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Story: in middle of a project my colleague created a new branch from master and started doing her heavy re-factoring work. I created my branch from master and started doing new stuff on the page. We are committing regularly, but only I can rebase code to master (because colleagues changes are to heavy and cannot be deployed from master yet) Unfortunately some of our work relay on the same files. So after few days of work when she finally wan't to rebase her changes to master, she have a lot of git conflicts.

my_branch    #---#----#-#-------#----#--#-----#---#----#----#
            /     \              \   \   \              \    \
master     *-------*--------------*---*---*--------------*----*----*
            \                                                     /
her branch   #------#-------#-----------#-----------#------------#

question 1 is: how to prevent lot of git conflicts when we are doing an same files (or what is the best practice in this situation)

but this isn't the end of our question, by absolutely correct she tried to do reabase from master to her branch (to have changes I committed), so the commit map should look something like this

my_branch    #---#----#-#-------#----#--#-----#---#----#----#
            /     \              \   \   \              \    \
master     *-------*--------------*---*---*--------------*----*----*
            \                   \            \                    /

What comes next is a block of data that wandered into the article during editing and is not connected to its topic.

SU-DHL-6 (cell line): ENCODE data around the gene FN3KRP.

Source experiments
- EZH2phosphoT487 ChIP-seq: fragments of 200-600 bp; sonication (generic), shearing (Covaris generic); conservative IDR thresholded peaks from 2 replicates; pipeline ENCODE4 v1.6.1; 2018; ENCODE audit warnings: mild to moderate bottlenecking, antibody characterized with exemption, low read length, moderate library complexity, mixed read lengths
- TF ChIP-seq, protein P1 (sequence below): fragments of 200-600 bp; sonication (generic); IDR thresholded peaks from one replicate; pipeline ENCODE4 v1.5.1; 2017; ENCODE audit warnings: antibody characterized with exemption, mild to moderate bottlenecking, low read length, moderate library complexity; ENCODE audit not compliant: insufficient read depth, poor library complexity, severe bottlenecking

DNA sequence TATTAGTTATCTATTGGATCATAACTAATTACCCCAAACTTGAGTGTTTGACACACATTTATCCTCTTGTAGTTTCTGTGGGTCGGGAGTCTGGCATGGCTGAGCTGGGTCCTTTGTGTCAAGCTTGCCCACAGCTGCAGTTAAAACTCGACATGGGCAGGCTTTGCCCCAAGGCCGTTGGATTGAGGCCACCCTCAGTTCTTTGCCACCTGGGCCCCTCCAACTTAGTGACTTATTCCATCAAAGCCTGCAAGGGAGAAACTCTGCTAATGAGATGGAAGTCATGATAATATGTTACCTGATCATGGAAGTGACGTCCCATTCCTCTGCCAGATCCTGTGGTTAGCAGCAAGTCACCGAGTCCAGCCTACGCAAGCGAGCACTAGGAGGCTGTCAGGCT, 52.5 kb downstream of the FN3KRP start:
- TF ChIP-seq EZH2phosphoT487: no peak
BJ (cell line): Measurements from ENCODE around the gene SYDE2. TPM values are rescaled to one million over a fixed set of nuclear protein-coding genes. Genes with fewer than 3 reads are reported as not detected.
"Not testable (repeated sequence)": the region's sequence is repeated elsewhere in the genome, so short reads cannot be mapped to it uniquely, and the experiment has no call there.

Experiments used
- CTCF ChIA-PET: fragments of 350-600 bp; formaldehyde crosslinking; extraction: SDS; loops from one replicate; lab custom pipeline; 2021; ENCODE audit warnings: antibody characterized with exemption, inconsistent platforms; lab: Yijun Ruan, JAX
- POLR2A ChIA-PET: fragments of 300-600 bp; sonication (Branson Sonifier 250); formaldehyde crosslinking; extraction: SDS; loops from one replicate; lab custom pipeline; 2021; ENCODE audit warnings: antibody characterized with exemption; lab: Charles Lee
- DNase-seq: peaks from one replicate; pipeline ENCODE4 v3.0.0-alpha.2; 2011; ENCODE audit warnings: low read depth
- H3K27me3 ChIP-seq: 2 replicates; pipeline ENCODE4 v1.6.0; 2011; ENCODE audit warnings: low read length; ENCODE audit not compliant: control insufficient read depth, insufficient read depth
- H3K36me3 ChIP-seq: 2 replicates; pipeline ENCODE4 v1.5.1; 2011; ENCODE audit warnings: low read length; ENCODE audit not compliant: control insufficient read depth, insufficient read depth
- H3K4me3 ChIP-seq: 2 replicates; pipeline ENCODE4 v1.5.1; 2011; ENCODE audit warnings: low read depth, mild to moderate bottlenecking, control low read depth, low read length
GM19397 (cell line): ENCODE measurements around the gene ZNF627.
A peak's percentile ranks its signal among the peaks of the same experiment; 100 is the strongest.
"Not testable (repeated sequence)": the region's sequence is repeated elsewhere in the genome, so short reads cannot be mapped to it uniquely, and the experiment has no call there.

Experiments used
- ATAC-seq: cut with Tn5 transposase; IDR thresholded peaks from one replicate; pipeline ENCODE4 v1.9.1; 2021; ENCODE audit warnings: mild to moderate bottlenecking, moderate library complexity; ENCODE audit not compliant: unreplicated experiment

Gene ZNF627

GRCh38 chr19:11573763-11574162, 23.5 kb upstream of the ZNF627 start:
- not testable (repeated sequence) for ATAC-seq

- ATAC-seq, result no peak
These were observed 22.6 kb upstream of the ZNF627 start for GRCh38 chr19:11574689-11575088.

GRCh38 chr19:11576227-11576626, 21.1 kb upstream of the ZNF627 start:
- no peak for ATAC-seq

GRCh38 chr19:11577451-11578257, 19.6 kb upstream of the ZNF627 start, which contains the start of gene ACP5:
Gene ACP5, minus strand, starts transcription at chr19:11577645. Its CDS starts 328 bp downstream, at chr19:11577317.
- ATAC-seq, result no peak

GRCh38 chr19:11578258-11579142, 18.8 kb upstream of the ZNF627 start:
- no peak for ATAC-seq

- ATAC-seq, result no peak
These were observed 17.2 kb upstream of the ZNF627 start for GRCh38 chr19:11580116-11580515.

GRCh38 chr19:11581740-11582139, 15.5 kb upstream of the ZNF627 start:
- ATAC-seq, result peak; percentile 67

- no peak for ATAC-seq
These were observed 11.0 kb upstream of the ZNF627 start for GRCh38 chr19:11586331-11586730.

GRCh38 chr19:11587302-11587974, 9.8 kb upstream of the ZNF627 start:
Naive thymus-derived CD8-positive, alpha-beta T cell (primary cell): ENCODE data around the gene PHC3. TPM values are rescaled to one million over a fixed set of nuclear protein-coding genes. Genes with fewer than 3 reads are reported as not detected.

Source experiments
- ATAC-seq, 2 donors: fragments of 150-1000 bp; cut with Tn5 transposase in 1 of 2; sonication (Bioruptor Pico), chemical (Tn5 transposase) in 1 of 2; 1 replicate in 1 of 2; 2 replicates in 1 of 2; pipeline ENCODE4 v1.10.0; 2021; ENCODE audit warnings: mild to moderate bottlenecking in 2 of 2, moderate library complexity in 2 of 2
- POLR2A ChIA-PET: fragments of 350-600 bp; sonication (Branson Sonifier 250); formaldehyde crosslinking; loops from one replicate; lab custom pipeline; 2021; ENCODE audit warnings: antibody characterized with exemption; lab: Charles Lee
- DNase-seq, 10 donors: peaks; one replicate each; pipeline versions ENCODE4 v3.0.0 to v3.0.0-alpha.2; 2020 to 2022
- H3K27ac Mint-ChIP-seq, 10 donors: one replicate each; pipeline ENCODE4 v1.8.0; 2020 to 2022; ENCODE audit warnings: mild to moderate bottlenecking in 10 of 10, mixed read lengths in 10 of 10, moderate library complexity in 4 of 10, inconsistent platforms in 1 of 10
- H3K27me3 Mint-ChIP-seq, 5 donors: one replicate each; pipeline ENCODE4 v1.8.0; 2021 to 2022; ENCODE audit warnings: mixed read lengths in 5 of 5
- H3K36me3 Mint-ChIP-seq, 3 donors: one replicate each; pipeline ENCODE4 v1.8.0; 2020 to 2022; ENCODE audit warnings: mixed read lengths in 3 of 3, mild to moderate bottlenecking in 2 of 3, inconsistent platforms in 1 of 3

her branch   #------#-------#----*------#-----*-----#------------#

And this is what is bothering us. At these rebases she was fixing those conflicts. But git doesn't remember her decision on conflict fix, so when she done another git rebase from master to her-branch she had to fix same git conflicts again that she was fixing in proviouse rebases.

so question 2: how to tell git to remeber git conflict fix after git rebase from master branch, so after next rebase we don't have to fix same conflicts again

thank you.

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oh, I forget, my git version: , her should be the same – equivalent8 Aug 30 '11 at 10:17
Exact question I want to ask! – kakyo Mar 15 '13 at 21:35

2 Answers 2

up vote 27 down vote accepted

Fortunately, git has a mechanism for dealing with exactly this problem called git rerere - essentially, if you have git rerere enabled, then each time your resolve a conflict the fact that you resolved that exact conflict in a particular way is remembered. If the same conflict comes up again, the same resolution is automatically used. There are some helpful articles below:

... but essentially you can just do:

git config --global rerere.enabled 1

... and forget about it, while enjoying easier rebasing / merging :)

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:) thank you this worked perfectly – equivalent8 Aug 30 '11 at 12:04
just to add you may want to git config --global rerere.autoupdate true as well. Also, if you want others in your team to make use of those recorded resolutions, you can share your .git/rr-cache folder with them. Cheers. – Adam Dymitruk Aug 30 '11 at 18:23
Any downsides to enabling the global config setting? – bryanbraun Aug 13 '13 at 16:42
@bryanbraun: Yes, in that if you record a resolution to a conflict in a particular way, it'll be resolved automatically the next time you see that exact conflict - if you'd resolved it in the wrong way (whatever that might be) one time, you might not even notice it being automatically resolved that way again in the future... – Mark Longair Aug 15 '13 at 8:42

Make sure that you are always rebasing using the --onto switch.

To prevent conflicts, use floating development branches. Each developer will continuously rebase their development branch. This is easy since the developer knows what he just implemented and shouldn't have problem with solving conflicts. Instead of rebasing, just merge the final version (it will already be rebased).

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